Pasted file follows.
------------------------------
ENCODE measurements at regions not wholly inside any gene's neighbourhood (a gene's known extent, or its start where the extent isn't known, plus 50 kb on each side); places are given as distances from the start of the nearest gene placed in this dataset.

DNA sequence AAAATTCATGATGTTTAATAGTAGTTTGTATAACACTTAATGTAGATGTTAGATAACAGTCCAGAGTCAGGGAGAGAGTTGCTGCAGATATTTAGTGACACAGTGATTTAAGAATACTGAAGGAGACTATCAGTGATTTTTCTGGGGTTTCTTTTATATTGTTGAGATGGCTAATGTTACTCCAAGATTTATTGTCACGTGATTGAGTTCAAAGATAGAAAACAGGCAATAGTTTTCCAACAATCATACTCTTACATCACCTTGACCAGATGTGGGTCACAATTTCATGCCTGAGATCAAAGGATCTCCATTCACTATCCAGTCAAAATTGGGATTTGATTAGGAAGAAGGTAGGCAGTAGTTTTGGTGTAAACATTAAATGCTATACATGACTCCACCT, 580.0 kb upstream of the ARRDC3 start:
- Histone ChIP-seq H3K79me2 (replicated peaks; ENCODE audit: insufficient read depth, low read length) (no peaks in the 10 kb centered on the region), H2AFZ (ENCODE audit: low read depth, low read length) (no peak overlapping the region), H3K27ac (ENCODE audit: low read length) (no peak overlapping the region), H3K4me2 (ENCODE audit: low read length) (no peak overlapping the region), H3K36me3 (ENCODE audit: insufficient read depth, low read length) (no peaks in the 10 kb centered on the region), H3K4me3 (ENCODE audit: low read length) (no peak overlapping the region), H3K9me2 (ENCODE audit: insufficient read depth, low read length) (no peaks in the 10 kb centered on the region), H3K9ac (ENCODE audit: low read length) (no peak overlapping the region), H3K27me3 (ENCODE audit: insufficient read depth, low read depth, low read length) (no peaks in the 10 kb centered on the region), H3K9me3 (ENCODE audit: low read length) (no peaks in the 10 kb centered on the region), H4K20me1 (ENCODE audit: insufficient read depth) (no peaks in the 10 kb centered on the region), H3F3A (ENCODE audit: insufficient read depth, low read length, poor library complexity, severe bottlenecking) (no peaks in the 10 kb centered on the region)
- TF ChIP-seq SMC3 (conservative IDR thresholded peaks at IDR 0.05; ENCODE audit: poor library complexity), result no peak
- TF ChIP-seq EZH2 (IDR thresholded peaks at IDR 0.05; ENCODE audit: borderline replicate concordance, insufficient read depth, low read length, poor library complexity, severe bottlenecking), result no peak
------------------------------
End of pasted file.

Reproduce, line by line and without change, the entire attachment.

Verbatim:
ENCODE measurements at regions not wholly inside any gene's neighbourhood (a gene's known extent, or its start where the extent isn't known, plus 50 kb on each side); places are given as distances from the start of the nearest gene placed in this dataset.

DNA sequence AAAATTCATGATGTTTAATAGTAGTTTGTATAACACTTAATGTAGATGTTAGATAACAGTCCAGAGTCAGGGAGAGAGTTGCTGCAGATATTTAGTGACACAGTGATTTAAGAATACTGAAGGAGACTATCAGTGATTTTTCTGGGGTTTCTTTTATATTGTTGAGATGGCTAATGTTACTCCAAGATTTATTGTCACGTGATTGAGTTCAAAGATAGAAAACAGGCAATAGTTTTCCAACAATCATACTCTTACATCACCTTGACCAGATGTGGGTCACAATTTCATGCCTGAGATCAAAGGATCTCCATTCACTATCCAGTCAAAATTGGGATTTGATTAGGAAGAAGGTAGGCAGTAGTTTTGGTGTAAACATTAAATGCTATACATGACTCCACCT, 580.0 kb upstream of the ARRDC3 start:
- Histone ChIP-seq H3K79me2 (replicated peaks; ENCODE audit: insufficient read depth, low read length) (no peaks in the 10 kb centered on the region), H2AFZ (ENCODE audit: low read depth, low read length) (no peak overlapping the region), H3K27ac (ENCODE audit: low read length) (no peak overlapping the region), H3K4me2 (ENCODE audit: low read length) (no peak overlapping the region), H3K36me3 (ENCODE audit: insufficient read depth, low read length) (no peaks in the 10 kb centered on the region), H3K4me3 (ENCODE audit: low read length) (no peak overlapping the region), H3K9me2 (ENCODE audit: insufficient read depth, low read length) (no peaks in the 10 kb centered on the region), H3K9ac (ENCODE audit: low read length) (no peak overlapping the region), H3K27me3 (ENCODE audit: insufficient read depth, low read depth, low read length) (no peaks in the 10 kb centered on the region), H3K9me3 (ENCODE audit: low read length) (no peaks in the 10 kb centered on the region), H4K20me1 (ENCODE audit: insufficient read depth) (no peaks in the 10 kb centered on the region), H3F3A (ENCODE audit: insufficient read depth, low read length, poor library complexity, severe bottlenecking) (no peaks in the 10 kb centered on the region)
- TF ChIP-seq SMC3 (conservative IDR thresholded peaks at IDR 0.05; ENCODE audit: poor library complexity), result no peak
- TF ChIP-seq EZH2 (IDR thresholded peaks at IDR 0.05; ENCODE audit: borderline replicate concordance, insufficient read depth, low read length, poor library complexity, severe bottlenecking), result no peak